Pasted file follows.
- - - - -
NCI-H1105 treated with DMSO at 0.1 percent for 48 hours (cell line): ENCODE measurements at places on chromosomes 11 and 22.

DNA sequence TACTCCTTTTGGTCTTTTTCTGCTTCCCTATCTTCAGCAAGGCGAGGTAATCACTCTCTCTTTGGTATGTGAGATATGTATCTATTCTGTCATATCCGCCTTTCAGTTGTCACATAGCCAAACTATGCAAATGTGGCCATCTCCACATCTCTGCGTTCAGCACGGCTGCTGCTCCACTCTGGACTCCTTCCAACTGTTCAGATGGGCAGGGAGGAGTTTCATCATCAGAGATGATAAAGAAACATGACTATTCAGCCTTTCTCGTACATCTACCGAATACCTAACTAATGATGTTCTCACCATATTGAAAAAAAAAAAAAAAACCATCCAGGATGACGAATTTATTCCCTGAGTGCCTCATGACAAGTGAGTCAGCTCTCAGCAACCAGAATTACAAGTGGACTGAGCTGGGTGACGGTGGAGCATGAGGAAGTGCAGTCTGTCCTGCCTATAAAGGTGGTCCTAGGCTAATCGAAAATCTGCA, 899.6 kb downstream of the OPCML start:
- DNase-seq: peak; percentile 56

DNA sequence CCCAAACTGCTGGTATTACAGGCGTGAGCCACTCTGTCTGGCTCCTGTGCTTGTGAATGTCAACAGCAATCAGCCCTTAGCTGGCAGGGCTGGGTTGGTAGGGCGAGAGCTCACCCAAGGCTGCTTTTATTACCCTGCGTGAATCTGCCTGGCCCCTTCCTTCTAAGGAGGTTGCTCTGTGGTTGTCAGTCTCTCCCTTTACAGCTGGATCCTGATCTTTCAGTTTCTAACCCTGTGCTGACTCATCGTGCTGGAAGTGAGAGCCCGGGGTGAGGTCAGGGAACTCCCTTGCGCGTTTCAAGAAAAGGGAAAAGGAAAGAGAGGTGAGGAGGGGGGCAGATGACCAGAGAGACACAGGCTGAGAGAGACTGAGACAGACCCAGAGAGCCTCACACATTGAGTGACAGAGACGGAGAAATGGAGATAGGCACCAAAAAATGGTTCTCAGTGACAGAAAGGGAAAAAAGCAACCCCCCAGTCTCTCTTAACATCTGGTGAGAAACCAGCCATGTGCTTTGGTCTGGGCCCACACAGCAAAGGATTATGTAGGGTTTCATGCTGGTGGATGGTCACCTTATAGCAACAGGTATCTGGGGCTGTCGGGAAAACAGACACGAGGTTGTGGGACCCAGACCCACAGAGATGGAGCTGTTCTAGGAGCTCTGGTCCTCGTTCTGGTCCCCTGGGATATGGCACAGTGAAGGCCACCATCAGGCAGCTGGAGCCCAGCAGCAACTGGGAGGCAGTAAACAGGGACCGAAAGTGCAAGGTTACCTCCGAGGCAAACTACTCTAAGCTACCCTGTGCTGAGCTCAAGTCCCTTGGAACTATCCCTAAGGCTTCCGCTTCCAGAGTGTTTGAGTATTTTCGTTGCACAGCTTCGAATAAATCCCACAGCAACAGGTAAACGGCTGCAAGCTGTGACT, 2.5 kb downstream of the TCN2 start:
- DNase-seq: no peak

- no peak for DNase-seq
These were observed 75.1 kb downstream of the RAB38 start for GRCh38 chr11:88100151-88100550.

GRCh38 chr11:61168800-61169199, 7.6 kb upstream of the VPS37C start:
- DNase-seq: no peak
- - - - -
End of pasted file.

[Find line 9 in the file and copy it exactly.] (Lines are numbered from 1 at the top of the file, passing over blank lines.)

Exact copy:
- DNase-seq: no peak